With the explosion of APIs, it’s becoming more common for an application to consume a variety of different APIs, sometimes from different API providers. For example, consider a Single Page Application (SPA) that implements a shopping application for a retail operation. This SPA might call a shopping cart API, product information API, store location API, payment API and other APIs, which may be hosted by the organization itself or multiple third parties.
Deepen your knowledge of APIs and their unique security requirements.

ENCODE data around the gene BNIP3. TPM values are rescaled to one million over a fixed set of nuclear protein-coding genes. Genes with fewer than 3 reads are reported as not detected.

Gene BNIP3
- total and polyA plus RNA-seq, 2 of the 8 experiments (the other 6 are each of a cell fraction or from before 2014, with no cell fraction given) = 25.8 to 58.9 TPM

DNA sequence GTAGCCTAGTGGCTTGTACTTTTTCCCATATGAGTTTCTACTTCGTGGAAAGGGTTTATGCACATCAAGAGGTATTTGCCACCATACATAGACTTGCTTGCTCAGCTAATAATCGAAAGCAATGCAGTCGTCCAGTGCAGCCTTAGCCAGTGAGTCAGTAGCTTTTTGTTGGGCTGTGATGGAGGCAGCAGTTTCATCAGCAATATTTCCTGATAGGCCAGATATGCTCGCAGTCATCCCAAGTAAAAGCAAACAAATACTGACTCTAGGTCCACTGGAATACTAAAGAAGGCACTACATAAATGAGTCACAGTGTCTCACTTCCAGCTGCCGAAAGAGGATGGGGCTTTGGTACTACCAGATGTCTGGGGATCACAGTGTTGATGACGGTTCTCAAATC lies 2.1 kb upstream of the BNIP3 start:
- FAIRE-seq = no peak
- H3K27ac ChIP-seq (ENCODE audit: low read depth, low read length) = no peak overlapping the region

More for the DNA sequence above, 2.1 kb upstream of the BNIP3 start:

Ideally, these APIs are all deployed with a common API gateway. (Granted, that doesn’t always happen, especially in large organizations where each API may be supported by different teams that have made architectural decisions—or just good old-fashioned political decisions—independent of one another.) To create a common API security model that spans all APIs advertised on an API gateway, let’s assume all endpoints require an OAuth 2 Access Token issued from a common identity provider and have the appropriate API security token checks in place.
Fundamental usage questions must be addressed regarding how the OAuth 2 access tokens are employed. One key question we explore in this blog post series is: Should the application obtain a single access token that is used against all APIs, use multiple access tokens where each has the limited information needed for a particular API, or do something in between?